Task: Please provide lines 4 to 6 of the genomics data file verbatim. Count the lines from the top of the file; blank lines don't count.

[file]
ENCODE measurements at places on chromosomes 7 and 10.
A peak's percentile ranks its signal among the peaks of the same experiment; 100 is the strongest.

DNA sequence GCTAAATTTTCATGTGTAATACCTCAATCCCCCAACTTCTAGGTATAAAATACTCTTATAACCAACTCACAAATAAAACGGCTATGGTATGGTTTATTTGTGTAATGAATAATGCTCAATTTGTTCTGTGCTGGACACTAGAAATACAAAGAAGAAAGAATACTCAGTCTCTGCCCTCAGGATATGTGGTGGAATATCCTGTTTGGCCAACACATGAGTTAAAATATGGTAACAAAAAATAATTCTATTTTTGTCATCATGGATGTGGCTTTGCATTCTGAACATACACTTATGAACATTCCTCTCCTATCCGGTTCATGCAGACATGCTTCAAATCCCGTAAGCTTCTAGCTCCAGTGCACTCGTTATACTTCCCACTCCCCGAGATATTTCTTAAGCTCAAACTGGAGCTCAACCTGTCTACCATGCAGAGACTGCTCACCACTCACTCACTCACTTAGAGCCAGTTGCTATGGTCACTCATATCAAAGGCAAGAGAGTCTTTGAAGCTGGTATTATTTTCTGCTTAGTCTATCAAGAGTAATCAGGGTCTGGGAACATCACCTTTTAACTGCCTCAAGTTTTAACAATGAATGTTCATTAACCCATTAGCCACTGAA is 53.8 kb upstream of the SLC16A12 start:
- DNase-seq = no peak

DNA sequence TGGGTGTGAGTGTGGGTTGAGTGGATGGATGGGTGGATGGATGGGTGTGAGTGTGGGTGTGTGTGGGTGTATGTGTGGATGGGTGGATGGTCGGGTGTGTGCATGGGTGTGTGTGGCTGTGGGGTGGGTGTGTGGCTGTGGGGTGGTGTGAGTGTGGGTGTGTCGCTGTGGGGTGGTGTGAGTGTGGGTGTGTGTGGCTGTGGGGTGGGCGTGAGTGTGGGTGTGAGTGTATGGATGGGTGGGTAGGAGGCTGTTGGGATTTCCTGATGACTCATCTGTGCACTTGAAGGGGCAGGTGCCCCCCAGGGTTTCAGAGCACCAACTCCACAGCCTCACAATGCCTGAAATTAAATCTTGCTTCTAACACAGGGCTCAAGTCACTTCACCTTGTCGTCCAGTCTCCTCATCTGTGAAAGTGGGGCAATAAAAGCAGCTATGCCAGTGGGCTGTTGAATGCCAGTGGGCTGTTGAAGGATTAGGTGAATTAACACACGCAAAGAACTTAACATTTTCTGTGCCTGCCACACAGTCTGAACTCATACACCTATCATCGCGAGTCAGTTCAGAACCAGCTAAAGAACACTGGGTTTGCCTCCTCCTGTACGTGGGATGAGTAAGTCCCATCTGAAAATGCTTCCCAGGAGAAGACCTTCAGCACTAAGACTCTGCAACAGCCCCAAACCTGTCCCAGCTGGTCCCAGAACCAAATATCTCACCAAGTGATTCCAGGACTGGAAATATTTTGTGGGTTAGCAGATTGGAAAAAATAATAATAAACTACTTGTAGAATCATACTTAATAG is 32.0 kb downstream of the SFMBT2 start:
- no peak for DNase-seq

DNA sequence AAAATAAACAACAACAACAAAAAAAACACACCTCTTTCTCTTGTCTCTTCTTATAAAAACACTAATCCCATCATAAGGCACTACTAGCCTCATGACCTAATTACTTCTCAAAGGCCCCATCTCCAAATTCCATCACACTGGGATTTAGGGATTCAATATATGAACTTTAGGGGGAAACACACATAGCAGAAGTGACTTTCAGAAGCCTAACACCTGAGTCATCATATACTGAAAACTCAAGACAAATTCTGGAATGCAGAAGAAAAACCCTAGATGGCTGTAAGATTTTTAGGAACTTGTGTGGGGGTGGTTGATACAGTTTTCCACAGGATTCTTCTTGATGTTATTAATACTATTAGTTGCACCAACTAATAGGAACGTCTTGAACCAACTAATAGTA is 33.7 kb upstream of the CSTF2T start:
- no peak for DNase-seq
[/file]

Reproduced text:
- DNase-seq = no peak

DNA sequence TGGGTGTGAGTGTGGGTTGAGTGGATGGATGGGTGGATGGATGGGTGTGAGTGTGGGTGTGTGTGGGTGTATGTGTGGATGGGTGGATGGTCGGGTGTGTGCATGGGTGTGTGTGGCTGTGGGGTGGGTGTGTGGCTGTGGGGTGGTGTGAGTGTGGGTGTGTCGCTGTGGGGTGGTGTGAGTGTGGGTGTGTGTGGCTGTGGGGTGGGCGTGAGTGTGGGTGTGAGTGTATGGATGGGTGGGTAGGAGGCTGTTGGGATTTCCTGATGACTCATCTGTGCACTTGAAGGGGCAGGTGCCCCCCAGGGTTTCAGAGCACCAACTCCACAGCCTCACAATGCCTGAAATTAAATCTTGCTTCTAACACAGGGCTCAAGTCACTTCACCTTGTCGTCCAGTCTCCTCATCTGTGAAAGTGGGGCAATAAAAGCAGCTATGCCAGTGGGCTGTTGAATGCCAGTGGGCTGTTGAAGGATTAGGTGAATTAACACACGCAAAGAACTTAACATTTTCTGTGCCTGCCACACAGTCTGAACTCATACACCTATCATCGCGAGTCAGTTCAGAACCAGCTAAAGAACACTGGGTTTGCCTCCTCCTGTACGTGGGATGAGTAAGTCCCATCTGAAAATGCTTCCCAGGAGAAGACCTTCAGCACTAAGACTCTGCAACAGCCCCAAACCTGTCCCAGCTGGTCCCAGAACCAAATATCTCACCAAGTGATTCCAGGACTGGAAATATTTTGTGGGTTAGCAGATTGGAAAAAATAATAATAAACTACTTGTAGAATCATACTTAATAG is 32.0 kb downstream of the SFMBT2 start:
- no peak for DNase-seq